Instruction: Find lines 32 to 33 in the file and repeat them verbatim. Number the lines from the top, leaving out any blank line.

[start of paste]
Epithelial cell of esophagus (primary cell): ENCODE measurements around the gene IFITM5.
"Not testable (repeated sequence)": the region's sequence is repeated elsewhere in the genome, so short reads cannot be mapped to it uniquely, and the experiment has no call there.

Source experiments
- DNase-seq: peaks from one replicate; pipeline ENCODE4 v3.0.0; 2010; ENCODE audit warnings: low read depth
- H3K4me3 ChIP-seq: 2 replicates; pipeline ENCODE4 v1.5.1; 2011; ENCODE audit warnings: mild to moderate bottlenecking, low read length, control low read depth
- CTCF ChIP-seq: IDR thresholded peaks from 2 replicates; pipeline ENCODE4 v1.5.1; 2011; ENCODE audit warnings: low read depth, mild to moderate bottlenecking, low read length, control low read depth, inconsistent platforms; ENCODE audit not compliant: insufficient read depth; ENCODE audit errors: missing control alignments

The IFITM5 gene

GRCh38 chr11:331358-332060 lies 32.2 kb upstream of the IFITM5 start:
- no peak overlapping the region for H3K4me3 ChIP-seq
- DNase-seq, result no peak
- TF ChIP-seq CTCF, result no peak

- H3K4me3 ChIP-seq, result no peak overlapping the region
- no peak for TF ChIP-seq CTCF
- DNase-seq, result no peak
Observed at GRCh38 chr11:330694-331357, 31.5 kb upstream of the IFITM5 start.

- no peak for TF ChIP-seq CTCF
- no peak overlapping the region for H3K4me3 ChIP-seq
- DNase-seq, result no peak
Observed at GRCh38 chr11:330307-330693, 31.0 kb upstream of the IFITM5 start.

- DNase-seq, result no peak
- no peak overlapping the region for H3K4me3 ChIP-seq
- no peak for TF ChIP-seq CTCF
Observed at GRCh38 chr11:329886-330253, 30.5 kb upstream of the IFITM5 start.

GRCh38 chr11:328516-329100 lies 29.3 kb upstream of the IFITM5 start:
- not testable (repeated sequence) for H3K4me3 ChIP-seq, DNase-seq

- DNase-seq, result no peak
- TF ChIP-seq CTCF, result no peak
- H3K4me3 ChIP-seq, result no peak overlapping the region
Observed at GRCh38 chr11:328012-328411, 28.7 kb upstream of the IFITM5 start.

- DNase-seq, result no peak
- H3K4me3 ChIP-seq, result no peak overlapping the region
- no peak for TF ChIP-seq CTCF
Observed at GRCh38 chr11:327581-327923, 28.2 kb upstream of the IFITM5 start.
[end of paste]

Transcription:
- no peak for TF ChIP-seq CTCF
Observed at GRCh38 chr11:327581-327923, 28.2 kb upstream of the IFITM5 start.